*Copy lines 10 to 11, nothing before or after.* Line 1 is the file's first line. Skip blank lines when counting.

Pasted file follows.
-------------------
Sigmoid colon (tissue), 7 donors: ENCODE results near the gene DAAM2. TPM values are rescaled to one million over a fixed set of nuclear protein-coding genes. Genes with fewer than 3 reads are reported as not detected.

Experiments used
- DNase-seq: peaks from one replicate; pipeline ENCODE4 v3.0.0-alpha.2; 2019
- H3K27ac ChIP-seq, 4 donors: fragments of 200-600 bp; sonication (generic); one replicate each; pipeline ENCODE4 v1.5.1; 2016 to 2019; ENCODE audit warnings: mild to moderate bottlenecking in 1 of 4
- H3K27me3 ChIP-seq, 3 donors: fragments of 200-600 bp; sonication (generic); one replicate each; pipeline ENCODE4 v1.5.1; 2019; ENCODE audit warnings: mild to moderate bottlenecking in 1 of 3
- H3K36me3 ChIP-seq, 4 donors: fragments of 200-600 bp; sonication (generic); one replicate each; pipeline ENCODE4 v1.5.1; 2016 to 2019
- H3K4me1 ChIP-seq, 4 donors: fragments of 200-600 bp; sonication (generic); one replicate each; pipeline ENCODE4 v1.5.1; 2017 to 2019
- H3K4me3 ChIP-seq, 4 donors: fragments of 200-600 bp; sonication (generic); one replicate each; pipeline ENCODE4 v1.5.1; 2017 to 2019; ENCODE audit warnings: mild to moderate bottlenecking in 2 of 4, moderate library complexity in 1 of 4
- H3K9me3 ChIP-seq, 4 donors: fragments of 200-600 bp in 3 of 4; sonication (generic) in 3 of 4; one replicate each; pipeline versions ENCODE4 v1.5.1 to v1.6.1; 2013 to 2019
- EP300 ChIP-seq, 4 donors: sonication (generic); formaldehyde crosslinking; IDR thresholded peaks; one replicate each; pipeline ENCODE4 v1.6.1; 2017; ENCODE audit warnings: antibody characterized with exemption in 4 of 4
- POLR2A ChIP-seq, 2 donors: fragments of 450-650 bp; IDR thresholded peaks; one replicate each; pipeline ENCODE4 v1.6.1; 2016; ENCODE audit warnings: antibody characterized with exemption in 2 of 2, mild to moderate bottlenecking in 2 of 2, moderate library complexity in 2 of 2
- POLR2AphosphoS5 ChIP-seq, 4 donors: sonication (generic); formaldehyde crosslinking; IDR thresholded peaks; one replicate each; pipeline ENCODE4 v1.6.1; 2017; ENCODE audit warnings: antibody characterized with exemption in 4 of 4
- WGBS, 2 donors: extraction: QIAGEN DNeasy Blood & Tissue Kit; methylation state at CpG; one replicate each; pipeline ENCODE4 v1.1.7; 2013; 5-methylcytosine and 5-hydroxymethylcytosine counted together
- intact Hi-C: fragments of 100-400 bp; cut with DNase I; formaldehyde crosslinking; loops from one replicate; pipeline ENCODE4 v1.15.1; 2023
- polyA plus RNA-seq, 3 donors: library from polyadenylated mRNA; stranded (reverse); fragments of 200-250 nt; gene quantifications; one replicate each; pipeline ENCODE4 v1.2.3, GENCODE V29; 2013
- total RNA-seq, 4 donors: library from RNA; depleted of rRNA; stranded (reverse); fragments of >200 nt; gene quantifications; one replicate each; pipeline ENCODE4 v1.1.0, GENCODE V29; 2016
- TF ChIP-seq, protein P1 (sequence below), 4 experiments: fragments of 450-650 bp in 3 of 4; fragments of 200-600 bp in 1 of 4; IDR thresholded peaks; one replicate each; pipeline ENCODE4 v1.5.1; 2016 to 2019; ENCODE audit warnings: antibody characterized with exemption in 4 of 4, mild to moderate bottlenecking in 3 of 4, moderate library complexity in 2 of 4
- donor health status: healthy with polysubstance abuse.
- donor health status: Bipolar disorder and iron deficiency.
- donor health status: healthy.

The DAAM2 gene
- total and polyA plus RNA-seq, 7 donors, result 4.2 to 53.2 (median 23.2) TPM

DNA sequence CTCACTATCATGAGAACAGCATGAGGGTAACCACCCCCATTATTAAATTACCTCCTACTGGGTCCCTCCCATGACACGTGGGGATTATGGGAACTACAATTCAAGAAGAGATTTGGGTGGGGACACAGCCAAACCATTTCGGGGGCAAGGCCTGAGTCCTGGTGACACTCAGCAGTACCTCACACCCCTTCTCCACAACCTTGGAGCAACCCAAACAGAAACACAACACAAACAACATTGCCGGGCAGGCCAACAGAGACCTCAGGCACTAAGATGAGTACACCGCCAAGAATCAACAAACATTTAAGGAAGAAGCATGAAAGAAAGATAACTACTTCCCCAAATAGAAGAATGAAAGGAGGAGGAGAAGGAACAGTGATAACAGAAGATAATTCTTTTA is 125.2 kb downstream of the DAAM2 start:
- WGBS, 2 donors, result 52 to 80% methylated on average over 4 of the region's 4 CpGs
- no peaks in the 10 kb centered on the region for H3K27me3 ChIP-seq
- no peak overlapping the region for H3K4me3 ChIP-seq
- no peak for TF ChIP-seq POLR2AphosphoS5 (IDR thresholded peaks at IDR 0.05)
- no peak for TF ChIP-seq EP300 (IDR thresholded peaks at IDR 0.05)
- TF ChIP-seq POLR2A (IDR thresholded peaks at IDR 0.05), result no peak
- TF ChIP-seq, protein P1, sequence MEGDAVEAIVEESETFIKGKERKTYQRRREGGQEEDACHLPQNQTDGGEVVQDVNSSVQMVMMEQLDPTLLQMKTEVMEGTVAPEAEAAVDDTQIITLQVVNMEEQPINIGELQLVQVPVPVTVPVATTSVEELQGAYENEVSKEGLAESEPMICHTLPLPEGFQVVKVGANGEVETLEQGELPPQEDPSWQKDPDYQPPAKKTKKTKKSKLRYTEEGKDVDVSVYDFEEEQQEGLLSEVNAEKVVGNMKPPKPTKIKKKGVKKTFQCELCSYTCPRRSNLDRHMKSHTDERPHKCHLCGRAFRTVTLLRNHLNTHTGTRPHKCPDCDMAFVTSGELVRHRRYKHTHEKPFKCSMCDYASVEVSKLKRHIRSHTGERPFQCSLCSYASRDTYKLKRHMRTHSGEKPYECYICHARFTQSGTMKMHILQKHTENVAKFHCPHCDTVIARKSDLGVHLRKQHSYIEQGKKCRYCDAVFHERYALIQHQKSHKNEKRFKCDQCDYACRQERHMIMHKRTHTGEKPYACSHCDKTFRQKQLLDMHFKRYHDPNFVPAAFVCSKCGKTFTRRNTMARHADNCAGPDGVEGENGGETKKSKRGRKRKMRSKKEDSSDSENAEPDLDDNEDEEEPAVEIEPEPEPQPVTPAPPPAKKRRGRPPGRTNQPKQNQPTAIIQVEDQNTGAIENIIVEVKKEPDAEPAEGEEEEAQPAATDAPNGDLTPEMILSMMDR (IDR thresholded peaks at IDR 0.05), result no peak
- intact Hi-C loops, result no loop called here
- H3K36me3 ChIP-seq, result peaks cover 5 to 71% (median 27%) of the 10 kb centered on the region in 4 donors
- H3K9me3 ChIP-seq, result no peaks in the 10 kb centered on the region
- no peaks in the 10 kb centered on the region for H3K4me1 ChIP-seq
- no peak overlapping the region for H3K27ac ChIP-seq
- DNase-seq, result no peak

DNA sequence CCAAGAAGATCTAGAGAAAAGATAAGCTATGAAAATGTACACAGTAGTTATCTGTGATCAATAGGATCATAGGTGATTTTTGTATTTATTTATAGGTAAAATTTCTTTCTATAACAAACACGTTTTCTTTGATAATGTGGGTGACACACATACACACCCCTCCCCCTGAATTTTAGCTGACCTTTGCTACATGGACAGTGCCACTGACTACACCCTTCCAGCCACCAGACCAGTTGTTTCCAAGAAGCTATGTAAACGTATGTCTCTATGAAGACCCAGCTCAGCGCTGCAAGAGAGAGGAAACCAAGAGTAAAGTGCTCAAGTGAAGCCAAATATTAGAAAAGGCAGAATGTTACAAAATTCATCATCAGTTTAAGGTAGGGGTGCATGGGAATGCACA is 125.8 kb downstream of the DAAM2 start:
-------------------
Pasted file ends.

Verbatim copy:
- EP300 ChIP-seq, 4 donors: sonication (generic); formaldehyde crosslinking; IDR thresholded peaks; one replicate each; pipeline ENCODE4 v1.6.1; 2017; ENCODE audit warnings: antibody characterized with exemption in 4 of 4
- POLR2A ChIP-seq, 2 donors: fragments of 450-650 bp; IDR thresholded peaks; one replicate each; pipeline ENCODE4 v1.6.1; 2016; ENCODE audit warnings: antibody characterized with exemption in 2 of 2, mild to moderate bottlenecking in 2 of 2, moderate library complexity in 2 of 2